At the Conservancy, protecting land – through the acquisition of property or conservation easements – complements other important tools including scientific research, political advocacy and land management. That’s why The Nature Conservancy of Kentucky became interested in ensuring the protection of two large and contiguous forested tracts in western Kentucky referred to as the Big Rivers Corridor Project, a Forest Legacy Area identified in the Kentucky Statewide Assessment of Forest Resources as ecologically significant due to an imminent threat of conversion to non-forested uses.
In 2011, the Conservancy and partners committed to raising a portion of a non-federal match that, together with support from the Kentucky Heritage Land Conservation Fund, will help the state’s Department of Fish and Wildlife Resources and Division of Forestry acquire the first of the two forested tracts. The 2,571-acre Sturgis Tract, a former sustainable working forest, represents one of only five Forest Stewardship Council-certified forestlands in the western half of Kentucky. Conservation efforts there will complement similar work being implemented at the Shawnee National Forest, Cypress Creek National Wildlife Refuge, Land Between-the-Lakes National Forest and Clark’s River National Wildlife Refuge. Down the road, the Conservancy hopes to assist with the acquisition of the adjacent forested parcel as well.
Working with partners to permanently protect the Big Rivers Corridor sends the Conservancy back to its roots in land protection. It also advances The Nature Conservancy of Kentucky’s goal of protecting more lands and waters through direct acquisition and the use of conservation easements by 2015 than in all of the previous years since the chapter opened its doors in 1975.
Size: 6,831 acres. The 2,571-acre Sturgis Tract represents Phase I of the two-phase Big Rivers Corridor Project to acquire a portion of one of the largest private landholdings in Kentucky.
Location: Located along the border between Kentucky and Illinois, the Big Rivers Corridor hosts a portion of six rivers – the Mississippi, Ohio, Tennessee, Green, Tradewater and Cumberland.
What’s At Stake: The Big Rivers Corridor Project has the potential to benefit as many as 16 species of plants and 25 species of animals that are listed as rare by the Kentucky State Nature Preserves Commission, including many neotropical songbirds.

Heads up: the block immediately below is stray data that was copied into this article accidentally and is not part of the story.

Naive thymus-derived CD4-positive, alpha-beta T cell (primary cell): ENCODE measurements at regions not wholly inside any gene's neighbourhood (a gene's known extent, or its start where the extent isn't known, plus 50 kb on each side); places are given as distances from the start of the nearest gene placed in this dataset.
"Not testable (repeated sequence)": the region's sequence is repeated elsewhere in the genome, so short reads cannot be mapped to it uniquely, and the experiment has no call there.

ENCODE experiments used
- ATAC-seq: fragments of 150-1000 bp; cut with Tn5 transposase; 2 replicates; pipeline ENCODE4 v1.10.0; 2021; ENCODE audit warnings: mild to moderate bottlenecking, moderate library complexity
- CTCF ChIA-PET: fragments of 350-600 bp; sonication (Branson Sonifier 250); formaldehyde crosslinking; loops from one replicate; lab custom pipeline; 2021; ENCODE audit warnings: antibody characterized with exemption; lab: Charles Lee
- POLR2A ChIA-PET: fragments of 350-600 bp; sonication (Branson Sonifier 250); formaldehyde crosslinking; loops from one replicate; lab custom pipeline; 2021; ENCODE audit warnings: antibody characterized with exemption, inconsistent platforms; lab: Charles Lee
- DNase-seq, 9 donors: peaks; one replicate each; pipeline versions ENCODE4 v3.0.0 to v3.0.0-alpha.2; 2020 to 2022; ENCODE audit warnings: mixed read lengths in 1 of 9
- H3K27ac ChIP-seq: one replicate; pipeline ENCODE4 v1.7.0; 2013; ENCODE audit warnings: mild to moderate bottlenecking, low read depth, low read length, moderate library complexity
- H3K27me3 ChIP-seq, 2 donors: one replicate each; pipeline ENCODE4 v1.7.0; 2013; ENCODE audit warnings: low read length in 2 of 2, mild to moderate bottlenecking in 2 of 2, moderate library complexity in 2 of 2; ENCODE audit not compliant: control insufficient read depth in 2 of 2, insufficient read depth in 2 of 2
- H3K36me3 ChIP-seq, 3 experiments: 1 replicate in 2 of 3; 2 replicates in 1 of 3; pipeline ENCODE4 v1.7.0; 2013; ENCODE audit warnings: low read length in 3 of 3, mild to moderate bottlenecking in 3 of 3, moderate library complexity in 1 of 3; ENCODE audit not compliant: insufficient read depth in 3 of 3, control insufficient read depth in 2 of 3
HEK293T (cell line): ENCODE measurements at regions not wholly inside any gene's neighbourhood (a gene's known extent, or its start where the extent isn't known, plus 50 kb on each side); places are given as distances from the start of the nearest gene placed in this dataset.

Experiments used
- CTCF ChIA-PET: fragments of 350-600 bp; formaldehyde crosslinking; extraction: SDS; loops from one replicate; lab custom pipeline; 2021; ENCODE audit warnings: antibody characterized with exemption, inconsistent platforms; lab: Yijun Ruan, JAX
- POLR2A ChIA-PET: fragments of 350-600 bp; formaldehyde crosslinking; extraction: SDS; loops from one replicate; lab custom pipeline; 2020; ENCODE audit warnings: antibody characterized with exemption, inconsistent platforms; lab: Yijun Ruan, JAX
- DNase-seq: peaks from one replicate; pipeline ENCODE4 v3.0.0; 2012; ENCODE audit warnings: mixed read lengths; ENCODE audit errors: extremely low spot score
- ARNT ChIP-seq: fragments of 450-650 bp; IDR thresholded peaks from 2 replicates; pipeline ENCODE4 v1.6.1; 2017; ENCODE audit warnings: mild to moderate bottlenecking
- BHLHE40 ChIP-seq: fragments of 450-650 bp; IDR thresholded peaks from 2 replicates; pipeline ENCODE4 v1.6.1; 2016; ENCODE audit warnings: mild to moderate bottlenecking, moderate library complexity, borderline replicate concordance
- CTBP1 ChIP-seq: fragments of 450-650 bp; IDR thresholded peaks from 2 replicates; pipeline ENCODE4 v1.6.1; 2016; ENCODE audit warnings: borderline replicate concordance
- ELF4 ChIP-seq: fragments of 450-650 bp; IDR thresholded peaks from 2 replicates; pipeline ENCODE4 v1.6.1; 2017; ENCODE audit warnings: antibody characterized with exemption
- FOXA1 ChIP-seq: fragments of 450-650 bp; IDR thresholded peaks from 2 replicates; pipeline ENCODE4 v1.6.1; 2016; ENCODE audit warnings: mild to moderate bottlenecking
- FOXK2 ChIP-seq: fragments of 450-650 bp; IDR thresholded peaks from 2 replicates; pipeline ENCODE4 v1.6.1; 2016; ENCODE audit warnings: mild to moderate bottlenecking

Specifically, mature, oak-dominated bottomland hardwood forests covering the landscape harbor the federally threatened northern copperbelly water snake and habitat important to federally endangered Indiana and gray bats. Three other endangered species – the fat pocketbook mussel, piping plover and least tern – have also been documented in the area.
The Sturgis Tract, which represents Phase I of the Project, encompasses a significant portion of the Tradewater River Basin, a 132−mile river that drains 943 square miles. Protecting the parcel will benefit the mouth of the Tradewater River, a significant staging and spawning area for many Ohio River fish species, such as paddlefish and shovelnose sturgeon. The Tradewater River is also critical to the restoration of alligator gar, listed by Kentucky State Nature Preserves Commission as endangered within Kentucky.
Threats: Imminent subdivision. Also agricultural land use and some mining.
Action: During 2011 the Conservancy has committed to raising a portion of the $3.25 million non-federal match that, together with support from the Kentucky Heritage Land Conservation Fund, will help the state’s Department of Fish and Wildlife Resources (KDFWR) and Division of Forestry purchase the 2,571-acre Sturgis Tract. Once the transaction is complete, KDFWR will manage the property for sustainable timber and as a wildlife management area that will be open to the public.
Partners: Kentucky’s Division of Forestry and Department of Fish and Wildlife Resources; Ducks Unlimited, Kentucky Heritage Land Conservation Fund Board, Kentucky State Nature Preserves Commission, National Wild Turkey Federation, Quality Deer Management Association, The Conservation Fund and the U.S. Fish and Wildlife Service